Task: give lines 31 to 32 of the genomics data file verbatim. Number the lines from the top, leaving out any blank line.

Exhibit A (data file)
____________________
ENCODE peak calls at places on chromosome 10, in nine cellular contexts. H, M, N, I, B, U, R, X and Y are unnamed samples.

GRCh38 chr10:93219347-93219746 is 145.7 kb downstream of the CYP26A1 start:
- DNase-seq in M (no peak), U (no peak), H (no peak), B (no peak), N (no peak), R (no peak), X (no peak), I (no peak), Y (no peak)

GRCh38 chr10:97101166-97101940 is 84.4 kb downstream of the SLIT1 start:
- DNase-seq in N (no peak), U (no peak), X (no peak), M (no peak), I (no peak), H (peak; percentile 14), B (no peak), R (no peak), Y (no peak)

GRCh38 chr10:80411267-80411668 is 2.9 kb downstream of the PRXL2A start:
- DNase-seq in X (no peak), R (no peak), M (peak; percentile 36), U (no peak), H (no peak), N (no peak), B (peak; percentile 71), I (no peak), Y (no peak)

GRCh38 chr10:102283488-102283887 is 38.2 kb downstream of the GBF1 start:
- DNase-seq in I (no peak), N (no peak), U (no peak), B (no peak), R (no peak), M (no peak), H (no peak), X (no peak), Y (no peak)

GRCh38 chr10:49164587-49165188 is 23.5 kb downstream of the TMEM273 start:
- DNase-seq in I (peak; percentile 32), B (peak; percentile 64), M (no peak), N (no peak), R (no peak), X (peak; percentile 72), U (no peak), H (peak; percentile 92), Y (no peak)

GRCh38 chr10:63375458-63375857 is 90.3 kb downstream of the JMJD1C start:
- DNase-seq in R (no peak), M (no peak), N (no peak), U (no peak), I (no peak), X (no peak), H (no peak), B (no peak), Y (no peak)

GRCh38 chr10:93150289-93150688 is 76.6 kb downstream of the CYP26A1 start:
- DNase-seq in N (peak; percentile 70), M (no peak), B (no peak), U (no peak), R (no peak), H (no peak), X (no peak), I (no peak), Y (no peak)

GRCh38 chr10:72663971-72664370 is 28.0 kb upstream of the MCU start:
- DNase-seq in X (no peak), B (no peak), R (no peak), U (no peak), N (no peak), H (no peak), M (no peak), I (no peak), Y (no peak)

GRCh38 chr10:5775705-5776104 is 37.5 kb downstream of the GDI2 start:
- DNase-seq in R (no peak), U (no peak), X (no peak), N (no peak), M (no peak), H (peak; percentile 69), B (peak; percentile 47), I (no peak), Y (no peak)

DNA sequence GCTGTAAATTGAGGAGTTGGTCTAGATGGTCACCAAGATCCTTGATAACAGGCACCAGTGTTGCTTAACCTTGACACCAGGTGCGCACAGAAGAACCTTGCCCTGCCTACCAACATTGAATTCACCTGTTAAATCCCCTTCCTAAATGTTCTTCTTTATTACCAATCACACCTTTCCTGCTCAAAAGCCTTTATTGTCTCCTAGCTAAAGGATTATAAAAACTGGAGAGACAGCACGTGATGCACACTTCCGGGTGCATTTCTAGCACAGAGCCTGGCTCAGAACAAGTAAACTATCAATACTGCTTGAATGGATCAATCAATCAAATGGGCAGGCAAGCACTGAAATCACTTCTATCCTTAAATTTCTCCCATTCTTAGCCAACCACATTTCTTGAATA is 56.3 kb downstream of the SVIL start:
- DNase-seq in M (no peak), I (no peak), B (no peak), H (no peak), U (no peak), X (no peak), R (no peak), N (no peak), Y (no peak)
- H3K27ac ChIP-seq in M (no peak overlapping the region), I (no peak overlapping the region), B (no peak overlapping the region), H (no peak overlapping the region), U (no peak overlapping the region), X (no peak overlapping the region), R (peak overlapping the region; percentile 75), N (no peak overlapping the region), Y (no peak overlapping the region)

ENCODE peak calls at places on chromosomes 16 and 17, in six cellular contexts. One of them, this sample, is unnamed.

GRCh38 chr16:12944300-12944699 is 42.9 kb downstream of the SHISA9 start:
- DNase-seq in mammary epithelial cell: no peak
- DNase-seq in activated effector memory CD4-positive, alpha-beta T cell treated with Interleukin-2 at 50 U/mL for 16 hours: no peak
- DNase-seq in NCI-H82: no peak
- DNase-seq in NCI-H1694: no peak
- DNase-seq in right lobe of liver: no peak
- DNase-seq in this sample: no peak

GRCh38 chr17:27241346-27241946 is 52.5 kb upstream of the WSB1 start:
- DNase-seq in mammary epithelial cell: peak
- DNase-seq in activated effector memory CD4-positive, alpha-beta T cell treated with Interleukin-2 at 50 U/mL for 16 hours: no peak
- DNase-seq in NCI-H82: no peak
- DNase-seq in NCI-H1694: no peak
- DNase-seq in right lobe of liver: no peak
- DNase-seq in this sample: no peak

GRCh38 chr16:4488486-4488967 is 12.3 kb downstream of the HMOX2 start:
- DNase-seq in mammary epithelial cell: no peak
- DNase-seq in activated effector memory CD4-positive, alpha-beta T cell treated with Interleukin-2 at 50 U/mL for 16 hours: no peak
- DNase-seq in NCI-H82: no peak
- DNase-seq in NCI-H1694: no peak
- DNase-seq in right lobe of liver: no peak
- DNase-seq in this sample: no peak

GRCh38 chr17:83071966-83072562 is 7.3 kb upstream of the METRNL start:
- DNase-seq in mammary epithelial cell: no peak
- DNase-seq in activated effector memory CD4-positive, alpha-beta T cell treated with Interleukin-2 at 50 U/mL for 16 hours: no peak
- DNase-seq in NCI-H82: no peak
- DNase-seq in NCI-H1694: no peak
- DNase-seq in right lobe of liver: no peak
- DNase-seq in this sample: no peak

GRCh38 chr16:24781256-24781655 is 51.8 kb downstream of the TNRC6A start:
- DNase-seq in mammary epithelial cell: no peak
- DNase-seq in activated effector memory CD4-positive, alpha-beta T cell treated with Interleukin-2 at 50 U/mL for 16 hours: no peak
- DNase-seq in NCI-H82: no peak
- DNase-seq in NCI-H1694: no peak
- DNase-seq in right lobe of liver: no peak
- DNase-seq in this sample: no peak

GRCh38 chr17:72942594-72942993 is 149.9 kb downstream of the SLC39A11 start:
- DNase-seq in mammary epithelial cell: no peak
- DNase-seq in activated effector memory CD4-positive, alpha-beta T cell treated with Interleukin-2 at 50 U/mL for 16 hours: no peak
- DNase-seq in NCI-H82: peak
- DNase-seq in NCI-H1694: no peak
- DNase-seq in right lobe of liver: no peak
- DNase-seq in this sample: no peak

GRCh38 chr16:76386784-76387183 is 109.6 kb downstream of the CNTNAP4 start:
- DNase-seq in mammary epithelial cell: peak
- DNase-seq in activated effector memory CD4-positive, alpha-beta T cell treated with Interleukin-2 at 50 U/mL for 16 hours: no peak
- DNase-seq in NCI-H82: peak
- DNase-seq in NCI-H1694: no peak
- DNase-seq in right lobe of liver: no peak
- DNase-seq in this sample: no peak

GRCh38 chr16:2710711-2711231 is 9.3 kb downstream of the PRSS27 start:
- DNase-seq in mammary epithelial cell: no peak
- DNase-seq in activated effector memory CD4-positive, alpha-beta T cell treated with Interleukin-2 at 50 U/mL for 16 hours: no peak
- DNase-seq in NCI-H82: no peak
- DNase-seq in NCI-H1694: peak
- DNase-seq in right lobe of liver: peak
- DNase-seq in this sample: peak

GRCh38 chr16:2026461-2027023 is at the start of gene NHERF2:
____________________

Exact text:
GRCh38 chr17:27241346-27241946 is 52.5 kb upstream of the WSB1 start:
- DNase-seq in mammary epithelial cell: peak